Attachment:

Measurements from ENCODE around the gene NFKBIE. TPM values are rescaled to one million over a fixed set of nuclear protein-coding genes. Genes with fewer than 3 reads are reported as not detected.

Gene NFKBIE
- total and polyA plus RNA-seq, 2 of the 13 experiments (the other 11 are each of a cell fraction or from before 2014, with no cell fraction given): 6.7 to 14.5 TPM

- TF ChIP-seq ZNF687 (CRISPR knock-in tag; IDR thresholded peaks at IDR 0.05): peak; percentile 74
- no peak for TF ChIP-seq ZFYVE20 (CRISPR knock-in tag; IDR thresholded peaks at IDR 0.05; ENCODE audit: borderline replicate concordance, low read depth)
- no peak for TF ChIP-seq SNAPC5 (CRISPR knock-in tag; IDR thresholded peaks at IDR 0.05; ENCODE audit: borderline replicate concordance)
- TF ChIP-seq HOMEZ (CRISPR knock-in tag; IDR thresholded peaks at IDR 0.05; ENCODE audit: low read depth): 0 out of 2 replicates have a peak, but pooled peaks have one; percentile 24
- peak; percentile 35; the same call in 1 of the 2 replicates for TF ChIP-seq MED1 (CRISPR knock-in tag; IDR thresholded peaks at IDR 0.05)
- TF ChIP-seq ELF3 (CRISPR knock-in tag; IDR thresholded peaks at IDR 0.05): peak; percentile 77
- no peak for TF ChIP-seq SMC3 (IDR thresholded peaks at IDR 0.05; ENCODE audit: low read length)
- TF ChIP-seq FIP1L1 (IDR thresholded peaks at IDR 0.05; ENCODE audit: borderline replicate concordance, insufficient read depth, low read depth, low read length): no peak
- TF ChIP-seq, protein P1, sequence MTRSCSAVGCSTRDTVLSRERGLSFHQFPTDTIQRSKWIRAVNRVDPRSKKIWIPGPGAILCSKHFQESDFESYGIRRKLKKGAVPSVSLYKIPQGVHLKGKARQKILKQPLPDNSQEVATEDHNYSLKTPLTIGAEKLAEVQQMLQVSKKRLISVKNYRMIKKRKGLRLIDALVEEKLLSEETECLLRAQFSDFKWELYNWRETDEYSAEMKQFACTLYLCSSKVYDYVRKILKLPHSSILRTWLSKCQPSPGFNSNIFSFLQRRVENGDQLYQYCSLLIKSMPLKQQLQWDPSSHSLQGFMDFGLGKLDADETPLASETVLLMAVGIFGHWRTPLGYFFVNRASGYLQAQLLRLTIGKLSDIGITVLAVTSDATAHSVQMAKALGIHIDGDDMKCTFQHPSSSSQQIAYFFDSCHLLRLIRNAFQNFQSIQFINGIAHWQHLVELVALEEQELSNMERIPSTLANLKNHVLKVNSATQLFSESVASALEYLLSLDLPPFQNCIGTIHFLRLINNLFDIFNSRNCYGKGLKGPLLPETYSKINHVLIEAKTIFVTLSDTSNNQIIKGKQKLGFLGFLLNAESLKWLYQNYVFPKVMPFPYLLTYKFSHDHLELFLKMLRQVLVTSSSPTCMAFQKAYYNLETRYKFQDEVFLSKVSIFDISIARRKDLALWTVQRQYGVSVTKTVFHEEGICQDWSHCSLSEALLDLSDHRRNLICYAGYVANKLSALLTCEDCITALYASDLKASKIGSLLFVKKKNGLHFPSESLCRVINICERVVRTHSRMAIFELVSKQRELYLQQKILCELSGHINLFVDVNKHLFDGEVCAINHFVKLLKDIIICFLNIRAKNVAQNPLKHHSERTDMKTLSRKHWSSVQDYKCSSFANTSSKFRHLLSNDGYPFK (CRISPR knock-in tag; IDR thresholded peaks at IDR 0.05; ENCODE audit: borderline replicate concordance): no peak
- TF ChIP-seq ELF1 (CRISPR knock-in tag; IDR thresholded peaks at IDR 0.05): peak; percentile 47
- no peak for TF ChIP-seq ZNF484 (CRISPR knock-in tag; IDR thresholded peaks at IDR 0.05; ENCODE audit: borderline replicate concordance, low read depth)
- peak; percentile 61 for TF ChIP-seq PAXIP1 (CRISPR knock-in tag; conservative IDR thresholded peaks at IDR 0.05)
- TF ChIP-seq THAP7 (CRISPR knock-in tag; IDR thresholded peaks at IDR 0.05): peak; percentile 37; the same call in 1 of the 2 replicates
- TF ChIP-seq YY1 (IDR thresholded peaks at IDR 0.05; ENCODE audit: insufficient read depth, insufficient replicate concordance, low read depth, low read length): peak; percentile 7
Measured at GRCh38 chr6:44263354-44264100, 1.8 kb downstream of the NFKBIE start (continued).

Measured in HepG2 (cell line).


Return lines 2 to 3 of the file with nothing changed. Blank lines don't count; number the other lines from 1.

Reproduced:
Gene NFKBIE
- total and polyA plus RNA-seq, 2 of the 13 experiments (the other 11 are each of a cell fraction or from before 2014, with no cell fraction given): 6.7 to 14.5 TPM